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Dear Dr. Vinny,
Can I make a jam from grape skins, or do I need pulp too?
—Leigh P., Bradford, N.H.
If you have a pile of grape skins, I’m thinking you have pomace, the leftover skins, seeds and stems from winemaking. I’ve written before about all the different ways that pomace can be used, from being distilled into spirits, ground into flour, turned into ethanol or simply converted into mulch.
But I’ve never heard of pomace jam, and when I asked my favorite jam expert, he wisely told me, “You can make can basically make jam out of anything, but that doesn’t mean you should.” First off, grape jam is usually made from grapes like Concord, which are not winemaking grapes. That’s because of Concord’s intense aroma and sweetness. Grapes for juicing and jam are different from table grapes which are more sturdy and crunchy, and those are different from wine grapes, which are more delicate and thicker-skinned. I don’t recommend trying to make wine from table grapes.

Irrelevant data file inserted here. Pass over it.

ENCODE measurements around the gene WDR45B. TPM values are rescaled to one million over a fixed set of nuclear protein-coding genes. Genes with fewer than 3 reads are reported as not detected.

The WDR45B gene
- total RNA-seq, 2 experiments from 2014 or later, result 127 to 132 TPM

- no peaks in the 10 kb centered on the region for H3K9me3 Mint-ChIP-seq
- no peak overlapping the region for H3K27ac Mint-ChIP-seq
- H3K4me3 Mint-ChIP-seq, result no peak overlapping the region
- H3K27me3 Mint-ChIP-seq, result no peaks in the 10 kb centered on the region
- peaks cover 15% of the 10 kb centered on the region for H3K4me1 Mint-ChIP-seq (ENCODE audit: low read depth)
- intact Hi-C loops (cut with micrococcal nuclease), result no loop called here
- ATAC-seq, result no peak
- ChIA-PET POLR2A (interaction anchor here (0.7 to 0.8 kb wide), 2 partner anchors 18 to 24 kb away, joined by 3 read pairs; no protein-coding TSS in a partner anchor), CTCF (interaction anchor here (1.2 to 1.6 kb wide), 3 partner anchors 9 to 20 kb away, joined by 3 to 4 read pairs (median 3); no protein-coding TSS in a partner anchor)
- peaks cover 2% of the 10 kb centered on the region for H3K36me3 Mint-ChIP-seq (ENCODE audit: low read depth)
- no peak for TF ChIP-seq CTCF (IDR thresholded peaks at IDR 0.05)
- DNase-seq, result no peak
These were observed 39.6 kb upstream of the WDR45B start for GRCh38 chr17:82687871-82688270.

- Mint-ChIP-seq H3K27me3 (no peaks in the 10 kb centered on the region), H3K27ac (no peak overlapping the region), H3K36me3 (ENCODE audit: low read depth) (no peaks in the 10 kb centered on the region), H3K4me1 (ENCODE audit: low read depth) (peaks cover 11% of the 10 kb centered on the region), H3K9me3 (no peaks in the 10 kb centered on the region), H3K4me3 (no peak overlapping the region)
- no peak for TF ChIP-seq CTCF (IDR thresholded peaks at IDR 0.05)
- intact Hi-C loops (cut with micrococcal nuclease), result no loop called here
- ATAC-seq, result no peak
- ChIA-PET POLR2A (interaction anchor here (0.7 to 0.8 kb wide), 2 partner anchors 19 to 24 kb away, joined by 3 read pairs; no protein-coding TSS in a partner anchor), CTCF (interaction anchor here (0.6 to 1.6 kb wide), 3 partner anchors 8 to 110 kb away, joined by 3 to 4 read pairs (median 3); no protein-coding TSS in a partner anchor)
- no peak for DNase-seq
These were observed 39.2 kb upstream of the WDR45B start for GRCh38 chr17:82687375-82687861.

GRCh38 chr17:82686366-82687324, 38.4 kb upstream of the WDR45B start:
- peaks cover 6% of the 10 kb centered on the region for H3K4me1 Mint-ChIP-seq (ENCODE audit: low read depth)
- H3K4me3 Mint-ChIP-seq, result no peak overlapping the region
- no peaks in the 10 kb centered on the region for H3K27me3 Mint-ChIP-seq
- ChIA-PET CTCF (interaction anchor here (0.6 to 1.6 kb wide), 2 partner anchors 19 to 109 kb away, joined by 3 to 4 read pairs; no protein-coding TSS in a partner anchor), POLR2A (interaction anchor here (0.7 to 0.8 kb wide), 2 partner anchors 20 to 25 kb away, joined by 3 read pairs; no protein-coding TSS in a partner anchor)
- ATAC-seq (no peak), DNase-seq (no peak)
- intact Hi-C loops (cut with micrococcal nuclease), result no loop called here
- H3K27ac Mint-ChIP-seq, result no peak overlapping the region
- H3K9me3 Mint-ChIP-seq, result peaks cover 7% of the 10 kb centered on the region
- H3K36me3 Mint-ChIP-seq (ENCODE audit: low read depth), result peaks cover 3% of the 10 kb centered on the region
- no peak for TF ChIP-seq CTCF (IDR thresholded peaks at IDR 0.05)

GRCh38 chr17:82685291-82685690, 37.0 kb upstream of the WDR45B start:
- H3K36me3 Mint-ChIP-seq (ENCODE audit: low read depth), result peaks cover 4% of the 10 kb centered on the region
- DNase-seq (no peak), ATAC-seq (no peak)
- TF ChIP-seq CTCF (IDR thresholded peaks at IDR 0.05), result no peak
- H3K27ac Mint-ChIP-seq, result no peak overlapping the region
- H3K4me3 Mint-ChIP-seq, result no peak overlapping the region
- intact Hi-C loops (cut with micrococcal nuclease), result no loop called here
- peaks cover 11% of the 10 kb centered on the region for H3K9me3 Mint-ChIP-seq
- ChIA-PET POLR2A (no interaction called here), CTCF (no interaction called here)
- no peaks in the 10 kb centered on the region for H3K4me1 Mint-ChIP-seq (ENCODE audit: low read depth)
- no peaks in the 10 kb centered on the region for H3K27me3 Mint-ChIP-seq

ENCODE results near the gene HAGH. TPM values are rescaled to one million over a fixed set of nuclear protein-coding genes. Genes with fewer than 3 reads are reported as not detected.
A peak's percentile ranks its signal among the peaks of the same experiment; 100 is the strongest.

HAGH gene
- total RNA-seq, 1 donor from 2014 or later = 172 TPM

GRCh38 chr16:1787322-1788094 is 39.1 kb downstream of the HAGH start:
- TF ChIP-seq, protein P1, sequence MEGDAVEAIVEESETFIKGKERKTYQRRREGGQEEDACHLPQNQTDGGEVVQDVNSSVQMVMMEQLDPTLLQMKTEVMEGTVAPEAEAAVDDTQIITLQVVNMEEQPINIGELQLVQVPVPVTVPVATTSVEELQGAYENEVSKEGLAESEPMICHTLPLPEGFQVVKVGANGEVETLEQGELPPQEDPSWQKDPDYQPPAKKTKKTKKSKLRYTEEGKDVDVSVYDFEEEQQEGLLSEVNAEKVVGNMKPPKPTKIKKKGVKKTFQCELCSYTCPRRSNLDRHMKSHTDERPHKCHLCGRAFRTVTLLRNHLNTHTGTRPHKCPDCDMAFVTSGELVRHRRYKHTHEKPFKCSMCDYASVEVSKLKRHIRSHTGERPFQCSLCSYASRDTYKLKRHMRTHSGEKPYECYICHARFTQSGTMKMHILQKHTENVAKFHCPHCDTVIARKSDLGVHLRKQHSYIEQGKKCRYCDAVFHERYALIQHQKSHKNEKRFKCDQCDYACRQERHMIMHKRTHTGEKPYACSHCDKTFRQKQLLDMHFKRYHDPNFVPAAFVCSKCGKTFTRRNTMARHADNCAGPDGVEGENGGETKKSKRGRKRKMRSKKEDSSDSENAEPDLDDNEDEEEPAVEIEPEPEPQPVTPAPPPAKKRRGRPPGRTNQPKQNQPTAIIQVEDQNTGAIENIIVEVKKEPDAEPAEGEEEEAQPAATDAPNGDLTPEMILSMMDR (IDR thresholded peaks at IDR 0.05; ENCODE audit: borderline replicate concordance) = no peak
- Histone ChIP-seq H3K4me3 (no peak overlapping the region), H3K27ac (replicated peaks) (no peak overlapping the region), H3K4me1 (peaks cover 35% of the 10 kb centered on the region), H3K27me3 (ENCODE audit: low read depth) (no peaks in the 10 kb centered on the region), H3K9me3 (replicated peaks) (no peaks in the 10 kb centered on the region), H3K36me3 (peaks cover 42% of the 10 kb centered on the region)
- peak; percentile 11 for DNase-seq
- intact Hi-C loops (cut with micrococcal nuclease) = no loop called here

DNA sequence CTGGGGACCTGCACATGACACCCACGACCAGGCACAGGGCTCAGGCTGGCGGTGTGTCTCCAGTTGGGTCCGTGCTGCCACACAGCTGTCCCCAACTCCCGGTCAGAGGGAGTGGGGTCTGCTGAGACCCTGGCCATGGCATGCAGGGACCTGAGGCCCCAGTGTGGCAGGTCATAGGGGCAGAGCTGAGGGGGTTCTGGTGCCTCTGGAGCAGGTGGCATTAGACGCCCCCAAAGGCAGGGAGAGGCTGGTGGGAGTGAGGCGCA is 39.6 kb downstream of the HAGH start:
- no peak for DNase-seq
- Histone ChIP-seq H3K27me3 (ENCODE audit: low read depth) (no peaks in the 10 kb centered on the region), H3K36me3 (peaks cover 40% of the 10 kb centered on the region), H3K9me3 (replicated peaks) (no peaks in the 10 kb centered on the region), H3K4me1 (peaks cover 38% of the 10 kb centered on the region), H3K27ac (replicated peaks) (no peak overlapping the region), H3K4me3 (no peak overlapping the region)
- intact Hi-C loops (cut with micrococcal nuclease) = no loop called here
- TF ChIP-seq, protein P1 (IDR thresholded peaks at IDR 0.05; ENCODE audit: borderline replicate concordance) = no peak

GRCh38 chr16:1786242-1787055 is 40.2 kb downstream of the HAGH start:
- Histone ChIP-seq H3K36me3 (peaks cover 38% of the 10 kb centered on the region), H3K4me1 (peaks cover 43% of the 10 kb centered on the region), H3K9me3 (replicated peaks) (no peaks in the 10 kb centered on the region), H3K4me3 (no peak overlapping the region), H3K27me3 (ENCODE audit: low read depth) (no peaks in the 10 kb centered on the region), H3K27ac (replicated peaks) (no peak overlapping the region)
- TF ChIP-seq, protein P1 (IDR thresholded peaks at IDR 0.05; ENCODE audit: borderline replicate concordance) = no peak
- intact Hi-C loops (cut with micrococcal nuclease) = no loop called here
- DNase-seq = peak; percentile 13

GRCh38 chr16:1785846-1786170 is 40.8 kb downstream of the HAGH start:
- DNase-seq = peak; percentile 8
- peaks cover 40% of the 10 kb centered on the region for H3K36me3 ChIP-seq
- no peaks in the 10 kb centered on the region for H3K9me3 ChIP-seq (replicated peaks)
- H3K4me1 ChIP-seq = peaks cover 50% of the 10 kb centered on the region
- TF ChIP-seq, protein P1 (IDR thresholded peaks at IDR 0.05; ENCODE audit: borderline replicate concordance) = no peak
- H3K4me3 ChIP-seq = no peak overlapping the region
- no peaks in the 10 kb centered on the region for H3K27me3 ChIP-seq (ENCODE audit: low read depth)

But jam from wine grapes? And just the skins? The skins are going to be more bitter and tannic than the pulp inside. Moreover, the seeds would be terribly bitter. If you’re going to do this, then you’ll need to find a way to separate out the seeds and stems. If you can, I’d recommend pureeing the skins to extract more flavors and cooking them down with maybe an equal volume of sugar as a first try. You might end up with some subtle grape flavors. Good luck!
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